Jojo is a 13 year old mixed race boy who lives with his grandma, grandpa, and little sister. His mother also lives with them, but Leonie is a drug addict who doesn’t really want to be a mother at all. When Jojo’s father sends word that he will be released from prion Leonie decides to load up Jojo and his sister to go get him. Through this multi-perspective book, we get to understand Jojo in relation to his family.
Jesmyn Ward’s writing is always my favorite part of her stories and this was no different. She crafted a story that is filled with beautiful prose and imaginative imagery. Her storytelling abilities never fail me. Leonie is such a complex and, frankly, horrible person and the fact that Ward was able to make me hate her is a testament to her character writing abilities. I wanted to reach into the story and hold Jojo and Kayla and tell them that there are people who love them. Jojo’s affection for his sister was so touching and I absolutely loved how protective he was of her. Another thing I enjoyed was the appearance of Esch and Skeetah from Salvage the Bones, one of my favorite books. Sing, Unburied, Sing is a look at family, family history, and ghost of the past. There is a ghost story, magical realism element that I really enjoyed but at times felt hard to follow.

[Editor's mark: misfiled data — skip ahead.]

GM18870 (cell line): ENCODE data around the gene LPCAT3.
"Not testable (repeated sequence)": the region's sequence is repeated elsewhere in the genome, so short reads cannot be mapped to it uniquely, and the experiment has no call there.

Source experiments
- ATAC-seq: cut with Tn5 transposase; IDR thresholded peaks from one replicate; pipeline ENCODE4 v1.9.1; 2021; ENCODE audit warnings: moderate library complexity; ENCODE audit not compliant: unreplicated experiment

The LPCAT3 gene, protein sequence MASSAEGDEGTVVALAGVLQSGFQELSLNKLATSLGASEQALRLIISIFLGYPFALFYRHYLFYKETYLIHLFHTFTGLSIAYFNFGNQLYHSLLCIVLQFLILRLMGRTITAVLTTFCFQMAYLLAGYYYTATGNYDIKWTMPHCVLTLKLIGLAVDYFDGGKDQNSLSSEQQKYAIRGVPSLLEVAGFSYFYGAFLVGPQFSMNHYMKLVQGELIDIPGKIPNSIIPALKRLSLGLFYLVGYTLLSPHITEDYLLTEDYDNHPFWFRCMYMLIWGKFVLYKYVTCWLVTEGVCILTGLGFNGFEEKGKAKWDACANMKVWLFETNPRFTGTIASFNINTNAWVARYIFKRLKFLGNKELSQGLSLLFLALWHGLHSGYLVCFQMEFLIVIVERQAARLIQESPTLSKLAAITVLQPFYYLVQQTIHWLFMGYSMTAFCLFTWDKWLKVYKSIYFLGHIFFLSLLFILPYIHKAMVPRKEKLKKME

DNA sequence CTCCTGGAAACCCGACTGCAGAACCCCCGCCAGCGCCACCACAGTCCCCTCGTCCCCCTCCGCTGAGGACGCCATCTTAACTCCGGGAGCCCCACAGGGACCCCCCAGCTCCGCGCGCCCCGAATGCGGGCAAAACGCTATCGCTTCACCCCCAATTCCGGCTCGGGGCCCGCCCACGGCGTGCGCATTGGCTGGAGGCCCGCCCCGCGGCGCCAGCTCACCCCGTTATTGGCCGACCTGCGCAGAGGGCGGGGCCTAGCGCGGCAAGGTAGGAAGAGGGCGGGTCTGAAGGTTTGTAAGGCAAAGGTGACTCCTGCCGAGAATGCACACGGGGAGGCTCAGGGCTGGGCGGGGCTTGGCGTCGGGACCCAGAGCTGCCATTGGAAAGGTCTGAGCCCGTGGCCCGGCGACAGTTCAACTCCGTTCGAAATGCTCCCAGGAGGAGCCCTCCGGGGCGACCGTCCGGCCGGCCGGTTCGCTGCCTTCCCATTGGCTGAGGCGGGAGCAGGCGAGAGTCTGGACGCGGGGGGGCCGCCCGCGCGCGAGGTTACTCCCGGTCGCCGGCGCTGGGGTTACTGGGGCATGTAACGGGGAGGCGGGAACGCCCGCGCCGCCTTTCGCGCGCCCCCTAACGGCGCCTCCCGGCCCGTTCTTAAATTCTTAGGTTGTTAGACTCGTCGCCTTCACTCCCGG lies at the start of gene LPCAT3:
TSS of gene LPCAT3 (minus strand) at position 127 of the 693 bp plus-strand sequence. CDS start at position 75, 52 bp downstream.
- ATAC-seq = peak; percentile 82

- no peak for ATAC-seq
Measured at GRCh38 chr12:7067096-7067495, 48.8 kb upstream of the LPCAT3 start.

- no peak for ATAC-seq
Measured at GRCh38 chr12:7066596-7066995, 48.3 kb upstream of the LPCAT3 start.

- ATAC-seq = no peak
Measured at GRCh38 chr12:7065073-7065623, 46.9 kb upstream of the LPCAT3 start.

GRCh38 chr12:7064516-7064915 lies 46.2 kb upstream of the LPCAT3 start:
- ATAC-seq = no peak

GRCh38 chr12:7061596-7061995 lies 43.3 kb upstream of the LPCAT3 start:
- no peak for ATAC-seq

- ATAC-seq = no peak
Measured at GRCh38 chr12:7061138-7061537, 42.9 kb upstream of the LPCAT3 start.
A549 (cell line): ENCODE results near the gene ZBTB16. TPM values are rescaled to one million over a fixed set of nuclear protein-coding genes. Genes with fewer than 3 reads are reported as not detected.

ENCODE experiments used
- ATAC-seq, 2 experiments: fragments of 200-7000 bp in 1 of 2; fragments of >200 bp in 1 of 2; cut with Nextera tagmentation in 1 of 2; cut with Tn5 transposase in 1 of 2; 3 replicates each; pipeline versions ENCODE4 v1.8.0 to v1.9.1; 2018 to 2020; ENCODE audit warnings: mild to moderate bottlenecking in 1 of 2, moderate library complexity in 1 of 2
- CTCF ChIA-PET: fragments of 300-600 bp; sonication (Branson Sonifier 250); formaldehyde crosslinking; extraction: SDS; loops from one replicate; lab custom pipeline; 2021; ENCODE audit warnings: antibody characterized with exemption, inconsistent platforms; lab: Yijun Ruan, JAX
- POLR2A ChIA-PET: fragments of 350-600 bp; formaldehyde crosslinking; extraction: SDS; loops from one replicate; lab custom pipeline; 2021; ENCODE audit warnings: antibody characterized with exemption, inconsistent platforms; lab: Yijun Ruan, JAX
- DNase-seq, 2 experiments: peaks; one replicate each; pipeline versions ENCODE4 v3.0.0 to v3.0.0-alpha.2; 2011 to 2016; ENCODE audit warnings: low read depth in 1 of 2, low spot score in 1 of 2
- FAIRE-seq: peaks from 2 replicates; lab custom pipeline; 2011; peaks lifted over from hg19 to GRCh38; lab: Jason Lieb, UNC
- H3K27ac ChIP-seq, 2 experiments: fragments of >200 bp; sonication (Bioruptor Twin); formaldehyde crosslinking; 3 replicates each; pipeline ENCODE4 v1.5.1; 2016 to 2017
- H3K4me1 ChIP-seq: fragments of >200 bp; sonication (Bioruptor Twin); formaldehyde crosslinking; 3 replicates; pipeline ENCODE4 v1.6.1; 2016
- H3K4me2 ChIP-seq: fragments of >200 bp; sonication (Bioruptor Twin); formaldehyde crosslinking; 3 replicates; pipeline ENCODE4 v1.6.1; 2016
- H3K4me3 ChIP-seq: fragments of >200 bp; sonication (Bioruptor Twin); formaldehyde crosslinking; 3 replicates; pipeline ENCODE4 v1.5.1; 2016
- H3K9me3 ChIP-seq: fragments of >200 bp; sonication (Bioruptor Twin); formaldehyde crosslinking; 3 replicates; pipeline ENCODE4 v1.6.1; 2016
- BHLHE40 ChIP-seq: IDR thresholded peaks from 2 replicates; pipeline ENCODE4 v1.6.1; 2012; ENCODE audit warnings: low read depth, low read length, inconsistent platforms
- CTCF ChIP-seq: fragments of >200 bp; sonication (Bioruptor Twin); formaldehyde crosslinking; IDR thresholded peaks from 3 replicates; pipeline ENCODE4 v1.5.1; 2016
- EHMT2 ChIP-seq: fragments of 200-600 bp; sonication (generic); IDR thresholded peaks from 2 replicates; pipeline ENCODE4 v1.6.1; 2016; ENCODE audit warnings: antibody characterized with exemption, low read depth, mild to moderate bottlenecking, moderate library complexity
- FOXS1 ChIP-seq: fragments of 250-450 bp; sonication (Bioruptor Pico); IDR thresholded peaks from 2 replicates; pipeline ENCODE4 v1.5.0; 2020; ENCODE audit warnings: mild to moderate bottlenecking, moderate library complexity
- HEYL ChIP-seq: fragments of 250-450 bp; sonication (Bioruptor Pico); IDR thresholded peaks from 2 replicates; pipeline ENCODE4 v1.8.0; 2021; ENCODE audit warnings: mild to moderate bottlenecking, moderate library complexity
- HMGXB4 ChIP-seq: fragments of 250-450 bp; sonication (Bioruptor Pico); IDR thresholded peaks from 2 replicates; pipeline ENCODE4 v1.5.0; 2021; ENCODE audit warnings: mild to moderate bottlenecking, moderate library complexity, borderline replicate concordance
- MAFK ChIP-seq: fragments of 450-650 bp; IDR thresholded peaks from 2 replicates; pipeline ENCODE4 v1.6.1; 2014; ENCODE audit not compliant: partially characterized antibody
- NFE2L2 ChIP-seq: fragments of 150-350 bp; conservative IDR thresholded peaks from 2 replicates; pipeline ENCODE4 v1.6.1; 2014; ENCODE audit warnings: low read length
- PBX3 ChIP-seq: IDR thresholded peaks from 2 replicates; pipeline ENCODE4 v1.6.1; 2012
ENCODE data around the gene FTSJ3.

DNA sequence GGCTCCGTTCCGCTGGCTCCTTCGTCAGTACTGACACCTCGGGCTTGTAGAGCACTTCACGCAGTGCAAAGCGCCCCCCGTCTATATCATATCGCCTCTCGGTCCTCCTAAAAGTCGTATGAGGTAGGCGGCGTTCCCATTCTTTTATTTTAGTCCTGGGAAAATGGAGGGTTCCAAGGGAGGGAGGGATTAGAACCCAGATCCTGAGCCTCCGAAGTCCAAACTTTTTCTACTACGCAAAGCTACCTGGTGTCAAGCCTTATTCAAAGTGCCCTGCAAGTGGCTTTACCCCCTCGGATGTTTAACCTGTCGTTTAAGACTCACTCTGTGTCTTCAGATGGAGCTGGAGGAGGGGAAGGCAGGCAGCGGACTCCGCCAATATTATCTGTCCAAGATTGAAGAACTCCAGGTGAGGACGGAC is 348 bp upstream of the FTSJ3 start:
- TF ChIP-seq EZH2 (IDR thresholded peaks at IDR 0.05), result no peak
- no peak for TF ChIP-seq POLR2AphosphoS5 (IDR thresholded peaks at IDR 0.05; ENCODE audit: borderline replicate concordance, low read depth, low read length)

Although the book is less than 300 pages, it is a slow read and I honestly wasn’t always excited to pick it up. Mainly, it was Leonie’s character that I could not stomach through a lot of the book and I did not like to read from her perspective because I found her silly. Her lack of empathy and emotion toward he children was awful and I could not find a redeeming quality in her. Also, as a I said before, the magical realism in the book was interesting but I wasn’t engaged during those parts.
Overall, I would recommend this book to a specific reader. Having only read one other Jesmyn Ward book and loving it, this one was a bit of a disappointment. I feel like this book warrants a re-read to catch everything it has to offer. Of course, I will continue to read anything Ward writes and I plan on reading her other fiction and all of her non-fiction books.
Have you read this book? What did you think about it? Do you believe the hype is warranted? Let’s chat in the comments.
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